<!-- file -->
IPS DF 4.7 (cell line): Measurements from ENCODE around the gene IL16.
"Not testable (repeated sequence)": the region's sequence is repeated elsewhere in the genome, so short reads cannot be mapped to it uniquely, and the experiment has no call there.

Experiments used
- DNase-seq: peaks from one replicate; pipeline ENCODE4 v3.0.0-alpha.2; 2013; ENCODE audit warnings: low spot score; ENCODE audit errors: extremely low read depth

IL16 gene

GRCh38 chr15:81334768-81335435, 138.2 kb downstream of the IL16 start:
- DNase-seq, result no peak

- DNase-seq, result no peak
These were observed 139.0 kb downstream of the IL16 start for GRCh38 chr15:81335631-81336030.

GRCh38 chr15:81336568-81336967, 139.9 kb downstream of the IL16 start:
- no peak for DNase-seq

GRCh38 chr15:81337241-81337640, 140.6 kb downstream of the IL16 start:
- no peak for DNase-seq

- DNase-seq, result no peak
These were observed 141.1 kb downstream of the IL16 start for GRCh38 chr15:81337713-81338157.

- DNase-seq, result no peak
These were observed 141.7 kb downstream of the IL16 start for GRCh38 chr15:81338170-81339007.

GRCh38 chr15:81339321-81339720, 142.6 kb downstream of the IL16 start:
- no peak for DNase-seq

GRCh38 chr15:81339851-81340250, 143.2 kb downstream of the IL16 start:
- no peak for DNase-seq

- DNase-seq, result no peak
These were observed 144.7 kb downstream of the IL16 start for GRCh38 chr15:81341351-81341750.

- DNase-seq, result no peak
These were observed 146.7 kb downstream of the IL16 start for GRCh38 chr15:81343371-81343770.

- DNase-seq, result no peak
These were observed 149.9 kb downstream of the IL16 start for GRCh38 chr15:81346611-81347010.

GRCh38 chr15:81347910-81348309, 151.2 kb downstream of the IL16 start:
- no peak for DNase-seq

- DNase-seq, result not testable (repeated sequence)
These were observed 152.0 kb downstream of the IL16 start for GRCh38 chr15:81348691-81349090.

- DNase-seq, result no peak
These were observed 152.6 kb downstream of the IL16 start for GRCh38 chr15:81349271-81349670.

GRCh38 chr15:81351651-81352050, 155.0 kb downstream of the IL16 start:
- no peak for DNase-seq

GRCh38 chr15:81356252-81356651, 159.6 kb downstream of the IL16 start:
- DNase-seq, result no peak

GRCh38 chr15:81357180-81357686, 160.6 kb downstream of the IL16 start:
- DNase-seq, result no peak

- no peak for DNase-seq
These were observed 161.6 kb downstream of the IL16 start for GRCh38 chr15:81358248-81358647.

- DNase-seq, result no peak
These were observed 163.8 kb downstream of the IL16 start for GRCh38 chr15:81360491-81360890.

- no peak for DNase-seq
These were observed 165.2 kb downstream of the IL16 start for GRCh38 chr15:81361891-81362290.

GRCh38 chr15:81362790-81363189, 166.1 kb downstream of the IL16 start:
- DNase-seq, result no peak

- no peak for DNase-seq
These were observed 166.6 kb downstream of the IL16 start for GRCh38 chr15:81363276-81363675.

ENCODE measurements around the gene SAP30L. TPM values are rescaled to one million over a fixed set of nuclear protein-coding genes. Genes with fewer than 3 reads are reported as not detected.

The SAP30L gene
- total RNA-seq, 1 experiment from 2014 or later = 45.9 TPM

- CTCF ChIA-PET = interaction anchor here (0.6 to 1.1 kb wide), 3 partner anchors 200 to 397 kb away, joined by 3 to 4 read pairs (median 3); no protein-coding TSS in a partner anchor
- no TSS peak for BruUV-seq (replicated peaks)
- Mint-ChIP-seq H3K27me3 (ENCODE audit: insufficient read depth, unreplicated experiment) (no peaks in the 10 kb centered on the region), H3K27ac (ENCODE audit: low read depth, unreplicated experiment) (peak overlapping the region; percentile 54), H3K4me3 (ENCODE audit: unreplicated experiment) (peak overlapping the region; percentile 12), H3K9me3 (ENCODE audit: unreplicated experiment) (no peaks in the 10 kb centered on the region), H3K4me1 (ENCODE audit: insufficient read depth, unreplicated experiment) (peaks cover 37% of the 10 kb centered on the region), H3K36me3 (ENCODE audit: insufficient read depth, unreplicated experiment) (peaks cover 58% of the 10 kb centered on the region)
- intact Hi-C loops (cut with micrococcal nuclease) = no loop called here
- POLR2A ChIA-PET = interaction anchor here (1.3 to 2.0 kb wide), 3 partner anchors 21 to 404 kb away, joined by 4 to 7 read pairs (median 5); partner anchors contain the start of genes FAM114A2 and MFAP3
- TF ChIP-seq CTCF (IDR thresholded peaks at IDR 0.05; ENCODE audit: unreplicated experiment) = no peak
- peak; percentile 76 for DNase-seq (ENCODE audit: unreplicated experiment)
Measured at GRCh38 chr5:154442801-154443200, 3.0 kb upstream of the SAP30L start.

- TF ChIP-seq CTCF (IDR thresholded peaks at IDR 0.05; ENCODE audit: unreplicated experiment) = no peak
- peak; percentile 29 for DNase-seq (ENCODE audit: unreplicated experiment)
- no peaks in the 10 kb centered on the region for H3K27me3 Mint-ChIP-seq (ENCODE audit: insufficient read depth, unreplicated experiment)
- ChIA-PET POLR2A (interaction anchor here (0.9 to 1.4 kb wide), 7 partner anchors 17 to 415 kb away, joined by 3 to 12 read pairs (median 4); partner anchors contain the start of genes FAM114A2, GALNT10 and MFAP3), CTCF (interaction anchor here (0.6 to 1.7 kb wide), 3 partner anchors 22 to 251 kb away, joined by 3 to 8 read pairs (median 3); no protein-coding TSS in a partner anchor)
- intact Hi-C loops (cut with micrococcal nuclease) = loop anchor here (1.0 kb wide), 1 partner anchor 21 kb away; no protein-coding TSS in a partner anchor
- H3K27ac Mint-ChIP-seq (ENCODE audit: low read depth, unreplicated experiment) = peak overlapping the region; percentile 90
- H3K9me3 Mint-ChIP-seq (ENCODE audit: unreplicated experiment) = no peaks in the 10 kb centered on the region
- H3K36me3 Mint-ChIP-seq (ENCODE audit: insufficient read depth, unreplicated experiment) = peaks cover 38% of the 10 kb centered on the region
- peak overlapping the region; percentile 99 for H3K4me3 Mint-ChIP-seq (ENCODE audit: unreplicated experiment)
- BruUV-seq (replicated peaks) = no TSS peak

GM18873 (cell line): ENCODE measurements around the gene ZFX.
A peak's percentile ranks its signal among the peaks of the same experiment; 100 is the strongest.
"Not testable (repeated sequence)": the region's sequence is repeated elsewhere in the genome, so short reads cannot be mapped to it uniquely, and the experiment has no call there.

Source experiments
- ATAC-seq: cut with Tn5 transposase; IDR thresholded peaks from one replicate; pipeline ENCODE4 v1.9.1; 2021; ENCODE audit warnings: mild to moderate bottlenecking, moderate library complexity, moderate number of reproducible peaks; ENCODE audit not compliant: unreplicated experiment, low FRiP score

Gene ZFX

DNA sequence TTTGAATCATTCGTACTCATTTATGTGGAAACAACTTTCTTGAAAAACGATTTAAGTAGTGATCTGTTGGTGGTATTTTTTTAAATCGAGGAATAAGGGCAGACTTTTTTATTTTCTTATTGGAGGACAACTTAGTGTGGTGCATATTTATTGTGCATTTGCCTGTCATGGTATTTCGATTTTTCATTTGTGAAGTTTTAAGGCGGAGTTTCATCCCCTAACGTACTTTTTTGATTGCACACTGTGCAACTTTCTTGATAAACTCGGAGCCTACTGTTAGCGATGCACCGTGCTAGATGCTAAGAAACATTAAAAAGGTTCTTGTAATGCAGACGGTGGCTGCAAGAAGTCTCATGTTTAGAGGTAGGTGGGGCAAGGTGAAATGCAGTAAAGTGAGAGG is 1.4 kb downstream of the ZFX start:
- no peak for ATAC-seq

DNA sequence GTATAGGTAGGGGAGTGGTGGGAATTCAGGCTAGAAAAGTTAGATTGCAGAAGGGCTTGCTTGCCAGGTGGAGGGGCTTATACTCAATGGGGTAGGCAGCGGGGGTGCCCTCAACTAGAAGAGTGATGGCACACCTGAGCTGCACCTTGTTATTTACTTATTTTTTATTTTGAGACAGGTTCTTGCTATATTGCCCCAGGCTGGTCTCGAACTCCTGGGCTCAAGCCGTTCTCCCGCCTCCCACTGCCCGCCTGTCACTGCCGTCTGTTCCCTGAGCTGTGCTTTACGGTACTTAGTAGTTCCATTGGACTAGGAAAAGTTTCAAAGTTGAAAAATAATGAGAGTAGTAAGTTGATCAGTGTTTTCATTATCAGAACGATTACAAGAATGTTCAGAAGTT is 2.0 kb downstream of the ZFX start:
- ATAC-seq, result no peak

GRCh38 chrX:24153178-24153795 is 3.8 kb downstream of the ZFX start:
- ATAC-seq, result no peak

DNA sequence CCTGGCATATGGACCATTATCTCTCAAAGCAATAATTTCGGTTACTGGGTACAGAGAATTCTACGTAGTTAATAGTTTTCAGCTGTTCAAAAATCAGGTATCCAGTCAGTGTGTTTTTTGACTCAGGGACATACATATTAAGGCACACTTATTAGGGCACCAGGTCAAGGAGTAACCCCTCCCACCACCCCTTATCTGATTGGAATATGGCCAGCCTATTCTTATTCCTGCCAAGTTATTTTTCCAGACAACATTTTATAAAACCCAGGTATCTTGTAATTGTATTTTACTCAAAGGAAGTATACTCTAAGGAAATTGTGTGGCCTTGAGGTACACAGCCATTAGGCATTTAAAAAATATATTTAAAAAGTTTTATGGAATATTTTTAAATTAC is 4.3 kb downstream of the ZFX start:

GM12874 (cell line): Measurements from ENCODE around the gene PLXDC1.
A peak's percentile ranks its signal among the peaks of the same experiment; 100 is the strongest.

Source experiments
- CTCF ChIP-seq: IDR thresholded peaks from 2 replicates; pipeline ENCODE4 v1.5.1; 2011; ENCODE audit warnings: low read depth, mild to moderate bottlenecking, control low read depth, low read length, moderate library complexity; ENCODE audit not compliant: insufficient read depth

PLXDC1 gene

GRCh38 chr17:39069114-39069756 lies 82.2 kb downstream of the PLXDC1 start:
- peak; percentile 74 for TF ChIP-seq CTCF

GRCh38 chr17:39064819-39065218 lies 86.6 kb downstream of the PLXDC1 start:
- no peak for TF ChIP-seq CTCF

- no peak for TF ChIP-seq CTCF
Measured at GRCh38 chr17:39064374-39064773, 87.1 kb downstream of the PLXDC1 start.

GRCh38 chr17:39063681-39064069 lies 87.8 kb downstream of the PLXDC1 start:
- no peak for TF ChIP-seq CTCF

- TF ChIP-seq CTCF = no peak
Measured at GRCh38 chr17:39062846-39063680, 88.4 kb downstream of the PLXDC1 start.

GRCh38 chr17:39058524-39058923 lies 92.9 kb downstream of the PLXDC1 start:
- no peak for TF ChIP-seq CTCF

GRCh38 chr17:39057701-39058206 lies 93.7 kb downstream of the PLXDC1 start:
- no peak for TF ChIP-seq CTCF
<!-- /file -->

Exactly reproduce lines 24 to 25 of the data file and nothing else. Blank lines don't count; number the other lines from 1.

- DNase-seq, result no peak
These were observed 146.7 kb downstream of the IL16 start for GRCh38 chr15:81343371-81343770.